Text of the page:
None of UTF-8, UTF-16, or UTF-32 make functionally manipulating Unicode text any easier than the other. Combining characters are just the tip of the iceberg. Old notions such as word splitting are radically different. Security issues abound regarding normalization modes. All the hoops programmers jump through to "support" Unicode a la Win32 or Java doesn't actually provide much if any multilingual benefit beyond Latin and Cyrillic scripts, with superficial support for some others. (In other words, if you think your application is truly multilingual, you're sheltered and deluded; but the fact remains that billions of people either can't use your application, or don't expect it to work for them well anyhow--many other aspects of modern computers are biased toward European script).

To properly support Unicode--including the South and Southeast Asian languages which have billions of readers--applications need to drop all their assumptions about string manipulation. Even simple operations such as concatenation have caveats.

What languages should do is to leave intact existing notions of "strings", which are irreconcilably burdened by decades of ingrained habit, and create new syntax, new APIs, and new libraries which are thoroughly Unicode oriented.

And none of this even considers display, which poses a slew of other issues.

UTF-16

Posted Mar 24, 2010 20:38 UTC (Wed) by flewellyn (subscriber, #5047) [Link]

>What languages should do is to leave intact existing notions of "strings", which are irreconcilably burdened by decades of ingrained habit, and create new syntax, new APIs, and new libraries which are thoroughly Unicode oriented.

So, Unicode text would have to be represented by some other data structure?

Intriguing. What would you suggest? Obviously a simple array would not cut it, that's what we have now and that's what you're arguing against. So, what would we use instead? Linked lists of entities? Trees of some kind?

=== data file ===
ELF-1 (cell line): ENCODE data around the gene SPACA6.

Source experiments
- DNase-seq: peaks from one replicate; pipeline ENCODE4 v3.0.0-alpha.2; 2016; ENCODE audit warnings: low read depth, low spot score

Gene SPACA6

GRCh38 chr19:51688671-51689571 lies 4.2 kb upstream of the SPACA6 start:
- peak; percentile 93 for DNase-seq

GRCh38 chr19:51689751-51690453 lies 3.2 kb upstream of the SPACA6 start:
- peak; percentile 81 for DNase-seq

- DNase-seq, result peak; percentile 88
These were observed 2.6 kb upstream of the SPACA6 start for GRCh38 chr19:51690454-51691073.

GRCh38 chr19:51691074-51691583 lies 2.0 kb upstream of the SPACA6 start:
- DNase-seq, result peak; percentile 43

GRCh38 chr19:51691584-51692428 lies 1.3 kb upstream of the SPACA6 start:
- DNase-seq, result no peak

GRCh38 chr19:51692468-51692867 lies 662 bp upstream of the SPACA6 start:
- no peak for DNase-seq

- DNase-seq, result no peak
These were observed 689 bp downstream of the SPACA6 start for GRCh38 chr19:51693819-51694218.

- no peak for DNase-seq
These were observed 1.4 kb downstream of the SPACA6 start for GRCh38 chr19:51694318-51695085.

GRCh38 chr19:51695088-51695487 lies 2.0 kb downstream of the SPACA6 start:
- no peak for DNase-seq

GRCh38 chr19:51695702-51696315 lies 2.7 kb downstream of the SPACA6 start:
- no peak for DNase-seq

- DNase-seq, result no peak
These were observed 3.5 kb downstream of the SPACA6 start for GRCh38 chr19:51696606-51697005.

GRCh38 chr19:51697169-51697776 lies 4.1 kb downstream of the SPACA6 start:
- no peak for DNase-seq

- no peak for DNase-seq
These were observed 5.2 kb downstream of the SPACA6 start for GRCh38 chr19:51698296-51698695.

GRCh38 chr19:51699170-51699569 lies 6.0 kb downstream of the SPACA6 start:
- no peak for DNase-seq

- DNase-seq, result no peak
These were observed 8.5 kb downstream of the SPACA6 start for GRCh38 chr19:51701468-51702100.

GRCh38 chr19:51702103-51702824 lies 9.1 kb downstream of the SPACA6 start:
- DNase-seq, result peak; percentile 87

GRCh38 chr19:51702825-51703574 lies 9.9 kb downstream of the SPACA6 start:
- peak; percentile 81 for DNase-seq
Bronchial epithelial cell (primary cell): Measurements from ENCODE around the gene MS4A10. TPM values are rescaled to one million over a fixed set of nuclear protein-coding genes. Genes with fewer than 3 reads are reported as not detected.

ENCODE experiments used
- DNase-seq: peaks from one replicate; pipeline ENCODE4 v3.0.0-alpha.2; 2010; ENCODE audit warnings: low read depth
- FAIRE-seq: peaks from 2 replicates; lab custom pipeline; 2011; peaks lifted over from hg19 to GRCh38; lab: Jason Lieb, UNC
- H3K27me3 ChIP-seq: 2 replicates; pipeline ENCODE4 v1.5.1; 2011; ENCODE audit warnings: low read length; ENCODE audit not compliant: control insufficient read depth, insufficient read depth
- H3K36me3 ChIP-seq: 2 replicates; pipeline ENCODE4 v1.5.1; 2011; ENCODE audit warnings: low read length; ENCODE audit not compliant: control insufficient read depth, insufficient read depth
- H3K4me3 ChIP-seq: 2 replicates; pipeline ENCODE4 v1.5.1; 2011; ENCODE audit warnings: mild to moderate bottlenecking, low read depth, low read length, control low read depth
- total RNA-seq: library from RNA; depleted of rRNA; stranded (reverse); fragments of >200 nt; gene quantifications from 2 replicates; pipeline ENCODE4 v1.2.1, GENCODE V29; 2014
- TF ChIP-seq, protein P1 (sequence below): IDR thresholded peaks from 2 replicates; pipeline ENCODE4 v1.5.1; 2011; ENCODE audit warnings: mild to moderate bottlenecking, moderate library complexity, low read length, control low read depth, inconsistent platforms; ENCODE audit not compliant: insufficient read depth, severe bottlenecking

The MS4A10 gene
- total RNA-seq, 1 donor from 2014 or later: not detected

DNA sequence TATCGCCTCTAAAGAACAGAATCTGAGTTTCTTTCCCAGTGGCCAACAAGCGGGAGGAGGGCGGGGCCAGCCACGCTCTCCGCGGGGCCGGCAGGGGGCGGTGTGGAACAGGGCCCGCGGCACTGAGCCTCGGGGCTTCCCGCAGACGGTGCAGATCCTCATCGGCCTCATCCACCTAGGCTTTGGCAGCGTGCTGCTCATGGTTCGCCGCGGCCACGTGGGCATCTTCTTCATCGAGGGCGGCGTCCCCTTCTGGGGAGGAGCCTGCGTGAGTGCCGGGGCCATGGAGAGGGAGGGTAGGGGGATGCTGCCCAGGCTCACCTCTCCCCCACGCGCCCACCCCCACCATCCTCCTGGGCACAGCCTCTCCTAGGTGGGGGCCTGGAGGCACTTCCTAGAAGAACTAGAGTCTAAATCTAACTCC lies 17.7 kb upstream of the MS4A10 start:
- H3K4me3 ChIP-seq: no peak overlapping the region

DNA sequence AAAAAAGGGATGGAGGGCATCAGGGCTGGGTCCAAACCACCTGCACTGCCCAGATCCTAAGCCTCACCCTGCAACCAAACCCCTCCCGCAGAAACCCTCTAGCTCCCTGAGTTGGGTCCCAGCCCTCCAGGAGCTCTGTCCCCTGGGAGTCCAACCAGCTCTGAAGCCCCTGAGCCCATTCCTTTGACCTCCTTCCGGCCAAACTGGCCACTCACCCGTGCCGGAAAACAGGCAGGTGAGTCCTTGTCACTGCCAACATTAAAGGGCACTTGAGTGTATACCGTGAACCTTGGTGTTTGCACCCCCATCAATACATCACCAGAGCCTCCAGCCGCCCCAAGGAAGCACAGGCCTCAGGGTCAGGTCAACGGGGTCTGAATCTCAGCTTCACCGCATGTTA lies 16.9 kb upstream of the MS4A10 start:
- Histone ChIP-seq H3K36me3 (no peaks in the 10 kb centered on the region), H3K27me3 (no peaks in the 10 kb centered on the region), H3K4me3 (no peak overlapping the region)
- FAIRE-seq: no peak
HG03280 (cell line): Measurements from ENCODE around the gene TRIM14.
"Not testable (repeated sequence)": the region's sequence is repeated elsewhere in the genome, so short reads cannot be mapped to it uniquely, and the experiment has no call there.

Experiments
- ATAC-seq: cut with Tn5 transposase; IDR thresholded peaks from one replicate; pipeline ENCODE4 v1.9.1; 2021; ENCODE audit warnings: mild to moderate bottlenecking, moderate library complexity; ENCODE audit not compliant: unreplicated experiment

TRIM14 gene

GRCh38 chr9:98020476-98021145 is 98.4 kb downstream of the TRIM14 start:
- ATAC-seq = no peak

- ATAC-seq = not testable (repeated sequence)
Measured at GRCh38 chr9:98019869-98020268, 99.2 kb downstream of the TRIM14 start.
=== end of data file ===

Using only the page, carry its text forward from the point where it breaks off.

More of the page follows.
UTF-16

Posted Mar 24, 2010 21:53 UTC (Wed) by elanthis (guest, #6227) [Link]

Don't be facetious. That a string is internally represented as an array of
bytes or codepoints is an entirely different thing than its client API being
purely iterator based. The problem he was talking about was that the client
API to strings in most languages is to expose it as an array of characters
even though internally it _isn't_ an array of characters, it's an array of
bytes or codepoints. The accessors for strings really don't make much sense
as an array, either, because an array is something indexable by offset, which
makes no sense: what exactly is the offset support to represent? Bytes?
Codepoints? Characters? You can provide a firm answer to this question, of
course, but the answer is only going to be the one the user wants some of the
time. A purely iterator based approach would allow the client to ask for a
byte iterator, a codepoint iterator, or even a character iterator, and get
exactly the behaviour they expect/need.

UTF-16

Posted Mar 24, 2010 21:56 UTC (Wed) by flewellyn (subscriber, #5047) [Link]

I was not being facetious. The idea of representing strings using a different data structure was actually something I was thinking was an interesting idea.

But, you're right, there's no need for internal and external representations to match. At least, on some levels. At some level you do have to be able to get at the array of bytes directly.

UTF-16

Posted Mar 24, 2010 21:07 UTC (Wed) by ikm (subscriber, #493) [Link]

> Nor was UCS-2 fixed-width per se. It was fixed-width for the BMP

Would you elaborate? To the best of my knowledge, UCS-2 has always been a fixed-width BMP representation. Even its name says so.

> useless for anything but European languages and perhaps a handful of some Asian languages

Again, what? Here's a list of scripts BMP supports: http://en.wikipedia.org/wiki/Basic_Multilingual_Plane#Bas.... That's the majority of all scripts in Unicode. Pretty much no one really needs other planes.

> billions of people either can't use your application, or don't expect it to work for them well

Billions? Don't you think you exaggerate a lot? Unicode has a lot of quirks, but it works for the majority of people just fine in most scenarios. In your interpretation, though, it feels just like the opposite: Unicode is impossible and never works, half the world just can't use it at all. That's not true.

UTF-16

Posted Mar 25, 2010 5:20 UTC (Thu) by wahern (subscriber, #37304) [Link]

> Would you elaborate? To the best of my knowledge, UCS-2 has always been a fixed-width BMP representation. Even its name says so.

The problem here is conflating low-level codepoints with textual semantics. There are more dimensions than just bare codepoints and combining codepoints (where w/ the BMP during the heyday of UCS-2 you could always find, I think, a single codepoint alternative for any combining pair).